Jeremy Kyle Show: Trolls target woman after death of partner who appeared on show
24 May 2019, 11:33 | Updated: 24 May 2019, 12:41
The ex-partner of a man who died after appearing on The Jeremy Kyle Show says she is being bullied by online trolls.
Jane Callaghan, from Gosport, Hampshire, said she had been the target of hundreds of comments on social media calling her a "cheating slapper", "twisted" and a "slut".
She told her local newspaper The News: "They are making out like I am the bad person.
"I have done nothing wrong. He cheated on me and I was completely in the dark about everything else he had done.
"He was a monster but he doesn't deserve this now and neither do I. I cared about him and he loved me."
Her ex-partner Steve Dymond, 63, was found dead at his home in Portsmouth on 9 May after he and Ms Callaghan ended their relationship.
An inquest into his death was opened on Wednesday and adjourned until November, with police telling the hearing that suicide was suspected.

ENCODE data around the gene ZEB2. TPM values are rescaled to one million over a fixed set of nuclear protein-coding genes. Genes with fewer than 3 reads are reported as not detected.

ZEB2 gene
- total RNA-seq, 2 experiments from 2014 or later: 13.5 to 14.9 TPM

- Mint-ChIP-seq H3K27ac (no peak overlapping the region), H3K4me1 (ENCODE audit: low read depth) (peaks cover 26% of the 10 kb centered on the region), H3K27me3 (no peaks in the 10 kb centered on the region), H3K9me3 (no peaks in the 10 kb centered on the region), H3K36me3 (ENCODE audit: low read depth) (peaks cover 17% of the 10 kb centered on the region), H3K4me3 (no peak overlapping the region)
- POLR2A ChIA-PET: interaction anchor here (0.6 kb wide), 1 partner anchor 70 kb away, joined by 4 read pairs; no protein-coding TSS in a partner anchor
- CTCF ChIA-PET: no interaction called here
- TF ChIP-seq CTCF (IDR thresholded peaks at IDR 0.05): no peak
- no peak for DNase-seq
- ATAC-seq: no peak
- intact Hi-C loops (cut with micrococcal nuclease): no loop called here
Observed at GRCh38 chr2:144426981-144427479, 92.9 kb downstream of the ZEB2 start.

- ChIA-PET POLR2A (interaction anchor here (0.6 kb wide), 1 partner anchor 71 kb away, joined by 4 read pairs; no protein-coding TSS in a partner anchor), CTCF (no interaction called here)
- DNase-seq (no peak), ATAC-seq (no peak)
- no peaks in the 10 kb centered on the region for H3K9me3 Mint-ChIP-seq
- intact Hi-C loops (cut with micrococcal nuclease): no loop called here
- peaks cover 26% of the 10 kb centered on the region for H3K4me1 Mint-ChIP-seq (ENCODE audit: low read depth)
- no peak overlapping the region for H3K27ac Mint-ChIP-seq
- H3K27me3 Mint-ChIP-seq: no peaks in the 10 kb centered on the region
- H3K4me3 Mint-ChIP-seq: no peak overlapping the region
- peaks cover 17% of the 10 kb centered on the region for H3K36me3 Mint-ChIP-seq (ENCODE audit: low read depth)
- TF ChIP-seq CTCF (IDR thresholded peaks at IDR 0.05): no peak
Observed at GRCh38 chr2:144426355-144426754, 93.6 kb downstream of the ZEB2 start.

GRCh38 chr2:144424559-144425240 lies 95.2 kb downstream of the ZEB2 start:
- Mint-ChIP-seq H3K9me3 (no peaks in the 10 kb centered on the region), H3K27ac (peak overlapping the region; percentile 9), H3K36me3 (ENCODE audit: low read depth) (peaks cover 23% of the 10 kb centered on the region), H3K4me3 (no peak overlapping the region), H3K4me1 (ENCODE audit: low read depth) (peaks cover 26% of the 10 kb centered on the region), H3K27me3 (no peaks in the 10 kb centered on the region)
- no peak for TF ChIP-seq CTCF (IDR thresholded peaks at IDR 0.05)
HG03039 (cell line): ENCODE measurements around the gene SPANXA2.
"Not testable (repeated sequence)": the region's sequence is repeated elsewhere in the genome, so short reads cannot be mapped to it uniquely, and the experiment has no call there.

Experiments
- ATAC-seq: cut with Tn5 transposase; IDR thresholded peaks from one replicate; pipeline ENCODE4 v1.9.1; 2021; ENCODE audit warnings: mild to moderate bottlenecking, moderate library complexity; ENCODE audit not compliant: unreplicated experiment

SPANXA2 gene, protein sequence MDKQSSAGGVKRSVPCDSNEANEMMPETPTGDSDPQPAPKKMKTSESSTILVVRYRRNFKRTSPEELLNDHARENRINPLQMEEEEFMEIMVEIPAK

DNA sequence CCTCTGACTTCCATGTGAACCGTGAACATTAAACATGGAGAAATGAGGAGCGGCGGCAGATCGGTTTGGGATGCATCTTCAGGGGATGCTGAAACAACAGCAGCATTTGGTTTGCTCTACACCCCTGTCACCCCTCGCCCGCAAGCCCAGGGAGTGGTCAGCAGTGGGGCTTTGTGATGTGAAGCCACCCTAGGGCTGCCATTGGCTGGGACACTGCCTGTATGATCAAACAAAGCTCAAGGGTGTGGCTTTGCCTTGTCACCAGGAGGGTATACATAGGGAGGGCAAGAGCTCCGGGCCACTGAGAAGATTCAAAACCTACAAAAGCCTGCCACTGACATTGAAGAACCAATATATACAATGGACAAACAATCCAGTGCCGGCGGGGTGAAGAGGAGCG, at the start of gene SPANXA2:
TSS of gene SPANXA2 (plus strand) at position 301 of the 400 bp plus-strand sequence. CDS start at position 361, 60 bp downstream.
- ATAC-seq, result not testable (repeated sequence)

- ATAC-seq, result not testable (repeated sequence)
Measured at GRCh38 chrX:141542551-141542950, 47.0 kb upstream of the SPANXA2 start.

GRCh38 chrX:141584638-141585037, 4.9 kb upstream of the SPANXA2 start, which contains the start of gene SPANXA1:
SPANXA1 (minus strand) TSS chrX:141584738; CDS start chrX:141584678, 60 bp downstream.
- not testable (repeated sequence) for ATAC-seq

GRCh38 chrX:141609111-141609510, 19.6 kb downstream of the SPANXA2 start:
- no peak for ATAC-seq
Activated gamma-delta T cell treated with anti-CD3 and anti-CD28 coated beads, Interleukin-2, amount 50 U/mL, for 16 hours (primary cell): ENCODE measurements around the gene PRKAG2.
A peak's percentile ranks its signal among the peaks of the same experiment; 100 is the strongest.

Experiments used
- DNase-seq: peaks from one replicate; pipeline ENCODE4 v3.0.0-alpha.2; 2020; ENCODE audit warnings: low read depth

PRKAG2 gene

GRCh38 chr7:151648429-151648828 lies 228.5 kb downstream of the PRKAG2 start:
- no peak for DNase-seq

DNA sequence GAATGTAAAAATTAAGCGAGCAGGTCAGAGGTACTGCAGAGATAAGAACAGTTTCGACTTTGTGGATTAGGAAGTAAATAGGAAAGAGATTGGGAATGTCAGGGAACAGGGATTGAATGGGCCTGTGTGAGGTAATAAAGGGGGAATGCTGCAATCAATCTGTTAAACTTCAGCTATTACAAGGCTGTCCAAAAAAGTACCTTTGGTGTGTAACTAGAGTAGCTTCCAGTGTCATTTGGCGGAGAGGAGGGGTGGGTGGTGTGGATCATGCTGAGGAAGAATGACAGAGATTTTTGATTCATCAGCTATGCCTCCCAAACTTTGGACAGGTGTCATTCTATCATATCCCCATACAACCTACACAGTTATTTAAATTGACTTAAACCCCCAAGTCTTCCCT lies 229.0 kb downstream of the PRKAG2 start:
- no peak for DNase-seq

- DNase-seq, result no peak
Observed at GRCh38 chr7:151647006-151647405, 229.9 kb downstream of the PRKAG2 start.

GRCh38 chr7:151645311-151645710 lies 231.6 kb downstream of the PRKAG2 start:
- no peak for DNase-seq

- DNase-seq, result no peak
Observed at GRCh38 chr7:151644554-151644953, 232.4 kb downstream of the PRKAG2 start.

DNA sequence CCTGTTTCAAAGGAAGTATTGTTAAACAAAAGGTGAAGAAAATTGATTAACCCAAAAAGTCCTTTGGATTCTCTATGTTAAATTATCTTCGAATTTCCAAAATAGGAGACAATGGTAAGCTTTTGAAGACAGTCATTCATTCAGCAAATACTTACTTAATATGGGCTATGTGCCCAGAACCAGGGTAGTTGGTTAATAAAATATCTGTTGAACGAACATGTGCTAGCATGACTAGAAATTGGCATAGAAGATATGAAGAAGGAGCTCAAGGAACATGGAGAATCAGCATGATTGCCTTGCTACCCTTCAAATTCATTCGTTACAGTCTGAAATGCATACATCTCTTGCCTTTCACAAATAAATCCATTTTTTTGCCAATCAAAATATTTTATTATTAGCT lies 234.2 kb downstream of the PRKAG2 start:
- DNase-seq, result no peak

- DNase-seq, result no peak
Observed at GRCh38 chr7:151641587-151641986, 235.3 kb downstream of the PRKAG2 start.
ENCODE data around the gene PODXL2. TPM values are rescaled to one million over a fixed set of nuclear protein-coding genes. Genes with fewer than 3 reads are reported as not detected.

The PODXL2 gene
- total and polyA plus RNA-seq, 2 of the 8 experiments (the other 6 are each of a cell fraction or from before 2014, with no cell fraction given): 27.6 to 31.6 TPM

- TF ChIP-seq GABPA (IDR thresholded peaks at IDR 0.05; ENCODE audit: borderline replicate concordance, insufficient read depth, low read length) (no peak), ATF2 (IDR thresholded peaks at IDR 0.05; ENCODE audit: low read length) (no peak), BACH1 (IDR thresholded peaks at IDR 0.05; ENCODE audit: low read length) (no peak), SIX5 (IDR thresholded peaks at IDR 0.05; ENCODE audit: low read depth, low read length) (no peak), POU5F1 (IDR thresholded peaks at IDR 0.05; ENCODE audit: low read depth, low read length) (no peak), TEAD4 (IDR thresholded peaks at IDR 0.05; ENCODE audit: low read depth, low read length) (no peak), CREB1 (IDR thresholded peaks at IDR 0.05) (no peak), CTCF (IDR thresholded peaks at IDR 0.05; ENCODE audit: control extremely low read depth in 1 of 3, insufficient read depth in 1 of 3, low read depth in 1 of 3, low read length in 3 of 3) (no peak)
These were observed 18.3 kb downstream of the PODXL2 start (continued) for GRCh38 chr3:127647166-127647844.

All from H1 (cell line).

Mr Dymond had told his landlady that he had gone on The Jeremy Kyle Show for a lie detector test to show he had not been cheating on Ms Callaghan.
He had been worried about the repercussions of his appearance on the show, the inquest heard.
The ITV show was brought to an end after 14 years following the death of Mr Dymond, with Kyle saying he was "utterly devastated".
MPs have launched an inquiry into reality TV and watchdog Ofcom has revealed it will look at the use of lie detector tests in the future.
Mr Dymond's death prompted national outcry against reality TV shows, including ITV's dating show Love Island, from which two former contestants have taken their own lives.
Ahead of the fifth series of Love Island, ITV shared its duty of care processes, in which it said this year it would offer "enhanced psychological support, more detailed conversations with potential Islanders regarding the impact of participation on the show, bespoke training for all Islanders on social media and financial management and a proactive aftercare package".
:: Anyone feeling emotionally distressed or suicidal can call Samaritans for help on 116 123 or email email@example.com